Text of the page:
Tag Archives: watershed

DHEC in the News: Saluda Watershed, Opioid Crisis, Don Holt Bridge

Here’s a look at health and environmental news from around South Carolina.

How one group plans to improve water quality in the Saluda Watershed

(Greenville, SC – Greenville Journal) Save Our Saluda, an environmental advocacy group, has received $54,550 from the S.C. Department of Health and Environmental Control to create a plan to reduce sediment runoff in the North Saluda River and Saluda Lake, which provide drinking water and recreation for thousands of Upstate residents.

“The plan will be a roadmap for restoration and protection efforts and will help facilitate funding for future implementation projects,” said Melanie Ruhlman, president of Save Our Saluda, in a press release. “I am especially excited about the wonderful partnership of organizations that have agreed to cooperate and help guide the project.”

The group has partnered with 11 stakeholders, including Greenville County, Greenville Water, and Renewable Water Resources, to complete the plan and restore the lake and river, which have experienced high levels of sediment runoff over the years from development and other sources.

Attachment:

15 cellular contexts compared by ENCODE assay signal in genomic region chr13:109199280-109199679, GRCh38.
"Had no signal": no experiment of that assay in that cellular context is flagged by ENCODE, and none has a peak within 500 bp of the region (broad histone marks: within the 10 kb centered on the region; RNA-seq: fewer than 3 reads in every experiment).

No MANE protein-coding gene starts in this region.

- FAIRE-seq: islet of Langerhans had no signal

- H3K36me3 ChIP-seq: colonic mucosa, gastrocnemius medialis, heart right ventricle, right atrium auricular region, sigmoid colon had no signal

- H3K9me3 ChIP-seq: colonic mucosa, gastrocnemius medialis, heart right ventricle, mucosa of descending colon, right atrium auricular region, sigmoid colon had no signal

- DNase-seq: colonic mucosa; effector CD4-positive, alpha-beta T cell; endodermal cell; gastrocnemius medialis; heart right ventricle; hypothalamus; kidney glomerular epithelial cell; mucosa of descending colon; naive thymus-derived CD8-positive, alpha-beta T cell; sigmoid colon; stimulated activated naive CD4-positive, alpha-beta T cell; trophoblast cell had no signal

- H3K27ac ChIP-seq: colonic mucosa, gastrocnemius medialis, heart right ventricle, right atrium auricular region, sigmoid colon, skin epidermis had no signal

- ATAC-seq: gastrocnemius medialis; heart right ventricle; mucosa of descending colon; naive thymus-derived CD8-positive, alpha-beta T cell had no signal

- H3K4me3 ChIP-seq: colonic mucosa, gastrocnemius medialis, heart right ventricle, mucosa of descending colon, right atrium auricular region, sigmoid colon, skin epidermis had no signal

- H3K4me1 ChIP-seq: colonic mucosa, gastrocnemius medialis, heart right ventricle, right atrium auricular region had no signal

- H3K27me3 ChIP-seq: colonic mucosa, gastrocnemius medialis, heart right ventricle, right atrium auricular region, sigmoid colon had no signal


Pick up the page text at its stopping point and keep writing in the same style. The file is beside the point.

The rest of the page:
The Midlands is getting a lethal dose of this dangerous drug cocktail

(Lexington, SC – WIS) A lethal drug cocktail is setting up camp in South Carolina.

The mystery concoction goes by many names: “China White,” “Tango and Cash,” and “Murder Eight.” It’s a drug we all know: heroin. But now, in epic proportions, dealers are cutting it with synthetic opiates like fentanyl and carfentanil.

Lt. Robby Lint runs the Lexington County Sheriff’s Department’s Narcotics Division.

“It’s everywhere. The increase has come – it’s made it,” Lt. Lint said. “It’s not just nationally you see it in the big cities and all the other big states and all that. It’s everywhere. And it’s here in Lexington County.”

In 2016, there were 44 overdose deaths in Lexington County. So far in 2017, there have been 25 overdose deaths, with the coroner attributing 18 of those to opioid overdoses.

It’s worse in Richland County: in 2016, there were 44 opioid overdose deaths. Through June 2017, the county has already topped the 44 overdose death.

“It’s across the board touching everybody,” Lt. Lint said. “It’s not your typical what we’re used to hearing or seeing drug addict.”

In fact, white males between the ages of 25 to 34 and 34 to 55 are the most likely group to overdose. According to DHEC, males are 40 percent more likely to overdose than women.

Charleston bridge tarp collapse could have released hazardous waste into river

(Charleston, SC – AP) – The collapse of the tarps on Don Holt Bridge has prompted an investigation into possible environmental contamination.

The Post and Courier of Charleston reports that the tarps that fell onto Interstate 526 last week were supposed to serve as a containment system to catch any hazardous waste created from the cleaning of lead paint on the structural steel.